An krater (in fragments) and a better preserved ancient funeral vessel have been brought to the History Museum in Dobrich, Northeast Bulgaria. Photo: Top Novini Dobrich
A rare ancient krater, a special vessel for mixingwineand water, from the 2nd century AD, which features scenes with Ancient Thracian and Greek deity Dionysus, has been “donated" to the Regional Museum of History in the city of Dobrich in Northeast Bulgaria.
The krater has been brought to the museum broken into pieces, and is to be restored, and added to the collection of the Dobrich Museum, its Director Kostadin Kostadinov has announced, as cited by the Monitor daily.
Together with the broken krater, a second, smaller ancient vessel used for funerals, which is almost intact, has also been brought to the museum, reports local news site Top Novini Dobrich.
“About 70% of the krater have been preserved. The rest will be rebuilt and painted in order to restore the missing scenes," Kostadinov has said.
He has not revealed details as to who brought the krater to the museum, saying only that it was “donated by citizens" who at first tried to glue the ancient vessel back together themselves.
Kostadinov has been outspoken about Bulgaria’s treasure hunting plight which destroys the country’s rich historical, archaeological, and cultural heritage on a daily basis but no treasure hunting suspicions have been mentioned with respect to the krater.
He has noted, however, than only about 10-15 Ancient Greek kraters have been preserved in Bulgaria’s museums, and the vessel in question is a rare find and valuable artifact for the collection of any museum.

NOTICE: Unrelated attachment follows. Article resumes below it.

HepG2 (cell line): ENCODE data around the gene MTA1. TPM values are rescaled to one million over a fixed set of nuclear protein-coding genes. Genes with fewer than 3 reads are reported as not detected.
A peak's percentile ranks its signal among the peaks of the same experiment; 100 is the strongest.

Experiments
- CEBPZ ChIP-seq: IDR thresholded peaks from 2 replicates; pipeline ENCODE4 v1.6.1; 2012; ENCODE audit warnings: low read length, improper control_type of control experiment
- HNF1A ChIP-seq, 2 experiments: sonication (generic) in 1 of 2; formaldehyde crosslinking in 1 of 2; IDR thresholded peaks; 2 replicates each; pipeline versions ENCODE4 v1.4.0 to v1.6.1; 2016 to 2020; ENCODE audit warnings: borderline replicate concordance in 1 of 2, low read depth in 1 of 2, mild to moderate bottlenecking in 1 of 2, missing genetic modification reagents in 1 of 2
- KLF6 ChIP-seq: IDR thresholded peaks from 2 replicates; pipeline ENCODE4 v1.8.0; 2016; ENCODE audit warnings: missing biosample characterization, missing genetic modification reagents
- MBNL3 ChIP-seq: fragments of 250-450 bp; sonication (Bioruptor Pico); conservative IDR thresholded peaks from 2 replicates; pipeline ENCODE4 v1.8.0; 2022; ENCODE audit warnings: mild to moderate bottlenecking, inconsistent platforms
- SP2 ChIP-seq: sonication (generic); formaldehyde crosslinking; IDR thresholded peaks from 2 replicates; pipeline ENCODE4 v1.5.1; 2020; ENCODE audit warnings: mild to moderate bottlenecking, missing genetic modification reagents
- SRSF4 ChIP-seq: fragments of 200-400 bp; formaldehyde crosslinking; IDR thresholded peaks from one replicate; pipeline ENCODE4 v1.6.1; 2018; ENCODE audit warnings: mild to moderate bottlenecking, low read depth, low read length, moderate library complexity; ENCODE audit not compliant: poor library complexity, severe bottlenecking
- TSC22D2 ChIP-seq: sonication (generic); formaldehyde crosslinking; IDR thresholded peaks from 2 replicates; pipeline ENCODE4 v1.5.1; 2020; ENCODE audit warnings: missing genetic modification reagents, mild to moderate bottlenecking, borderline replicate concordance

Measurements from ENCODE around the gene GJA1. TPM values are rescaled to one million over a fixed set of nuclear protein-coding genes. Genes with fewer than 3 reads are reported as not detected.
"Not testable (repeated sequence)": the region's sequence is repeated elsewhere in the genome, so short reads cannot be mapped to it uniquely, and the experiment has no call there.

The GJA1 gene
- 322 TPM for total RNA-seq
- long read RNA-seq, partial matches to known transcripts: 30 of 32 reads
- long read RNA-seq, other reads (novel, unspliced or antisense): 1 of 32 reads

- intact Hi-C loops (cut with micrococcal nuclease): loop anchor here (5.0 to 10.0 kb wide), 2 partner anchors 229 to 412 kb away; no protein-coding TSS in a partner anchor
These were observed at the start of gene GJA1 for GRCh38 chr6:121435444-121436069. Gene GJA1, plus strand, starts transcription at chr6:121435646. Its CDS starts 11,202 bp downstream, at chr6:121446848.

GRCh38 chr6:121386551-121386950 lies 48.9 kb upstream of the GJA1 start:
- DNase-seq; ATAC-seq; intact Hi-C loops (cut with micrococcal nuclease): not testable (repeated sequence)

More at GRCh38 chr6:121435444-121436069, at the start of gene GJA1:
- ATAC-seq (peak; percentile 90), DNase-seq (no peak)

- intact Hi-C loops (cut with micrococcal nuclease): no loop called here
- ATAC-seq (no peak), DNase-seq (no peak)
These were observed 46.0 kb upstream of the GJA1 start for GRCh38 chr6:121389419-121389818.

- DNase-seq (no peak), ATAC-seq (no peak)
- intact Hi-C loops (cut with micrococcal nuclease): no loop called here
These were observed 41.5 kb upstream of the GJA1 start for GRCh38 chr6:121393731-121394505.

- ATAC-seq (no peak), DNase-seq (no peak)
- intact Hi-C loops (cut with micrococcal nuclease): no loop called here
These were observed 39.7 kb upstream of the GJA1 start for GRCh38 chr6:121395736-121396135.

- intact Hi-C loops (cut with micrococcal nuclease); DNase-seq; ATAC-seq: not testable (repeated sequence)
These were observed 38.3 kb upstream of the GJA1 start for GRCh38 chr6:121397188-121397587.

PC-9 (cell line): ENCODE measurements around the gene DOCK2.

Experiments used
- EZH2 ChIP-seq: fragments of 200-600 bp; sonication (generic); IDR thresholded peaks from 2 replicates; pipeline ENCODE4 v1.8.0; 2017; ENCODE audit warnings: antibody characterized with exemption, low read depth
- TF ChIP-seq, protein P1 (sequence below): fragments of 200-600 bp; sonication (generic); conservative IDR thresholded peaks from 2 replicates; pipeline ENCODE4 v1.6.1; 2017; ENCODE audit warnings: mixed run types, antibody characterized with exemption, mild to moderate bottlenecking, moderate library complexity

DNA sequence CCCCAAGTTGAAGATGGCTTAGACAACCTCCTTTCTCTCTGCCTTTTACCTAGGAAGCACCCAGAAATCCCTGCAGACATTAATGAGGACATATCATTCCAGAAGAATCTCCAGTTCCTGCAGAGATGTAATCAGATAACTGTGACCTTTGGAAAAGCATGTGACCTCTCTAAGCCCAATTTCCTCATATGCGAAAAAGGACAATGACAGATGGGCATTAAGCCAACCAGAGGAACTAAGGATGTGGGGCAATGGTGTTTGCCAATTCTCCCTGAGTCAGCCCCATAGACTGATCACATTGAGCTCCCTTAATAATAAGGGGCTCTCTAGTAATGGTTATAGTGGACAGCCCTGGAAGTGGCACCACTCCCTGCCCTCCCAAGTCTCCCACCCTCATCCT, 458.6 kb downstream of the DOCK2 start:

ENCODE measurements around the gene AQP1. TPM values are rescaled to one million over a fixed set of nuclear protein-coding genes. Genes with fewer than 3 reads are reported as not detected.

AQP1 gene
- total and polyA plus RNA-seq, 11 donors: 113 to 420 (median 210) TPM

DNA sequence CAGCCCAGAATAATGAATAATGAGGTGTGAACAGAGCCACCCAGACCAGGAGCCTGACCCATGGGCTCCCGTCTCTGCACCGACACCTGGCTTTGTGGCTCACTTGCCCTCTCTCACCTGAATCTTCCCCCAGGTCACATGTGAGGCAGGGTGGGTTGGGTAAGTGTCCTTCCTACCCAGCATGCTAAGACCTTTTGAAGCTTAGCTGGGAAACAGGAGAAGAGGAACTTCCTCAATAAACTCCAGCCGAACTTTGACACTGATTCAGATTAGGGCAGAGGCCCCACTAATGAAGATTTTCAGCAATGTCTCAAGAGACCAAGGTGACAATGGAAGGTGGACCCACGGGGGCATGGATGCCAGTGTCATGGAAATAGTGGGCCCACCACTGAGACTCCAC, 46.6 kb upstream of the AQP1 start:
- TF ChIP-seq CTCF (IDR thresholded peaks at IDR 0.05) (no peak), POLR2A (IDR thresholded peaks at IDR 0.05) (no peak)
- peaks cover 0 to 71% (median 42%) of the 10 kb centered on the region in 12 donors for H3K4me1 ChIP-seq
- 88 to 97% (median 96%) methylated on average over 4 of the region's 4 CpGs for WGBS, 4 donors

The fragments of the ancient krater appear to feature scenes with god Dionysus. Photo: Monitor daily
The krater, which was made using slip-paintingand niello, is to be put back together with a month-and-a-half by Mariana Pehlivanova, an expert restorer and artist, and exhibited at the Dobrich Regional Museum of History.
“The vessel donated to the museum is assumed to be from the Late Hellenistic Period but the dating may be changed after its examination and restoration," Kostadinov has told Radio Focus Varna.
“Unfortunately, we have no way of finding out where it was found but we are going to restore it and enrich our museum’s collection because we don’t have anything like that. The Varna Museum of Archaeology, which is the second richest in Bulgaria, owns 2-3 such vessels in a much better condition. Our krater is fragmented but even this way it is an extremely rare and precious find for us," he elaborates.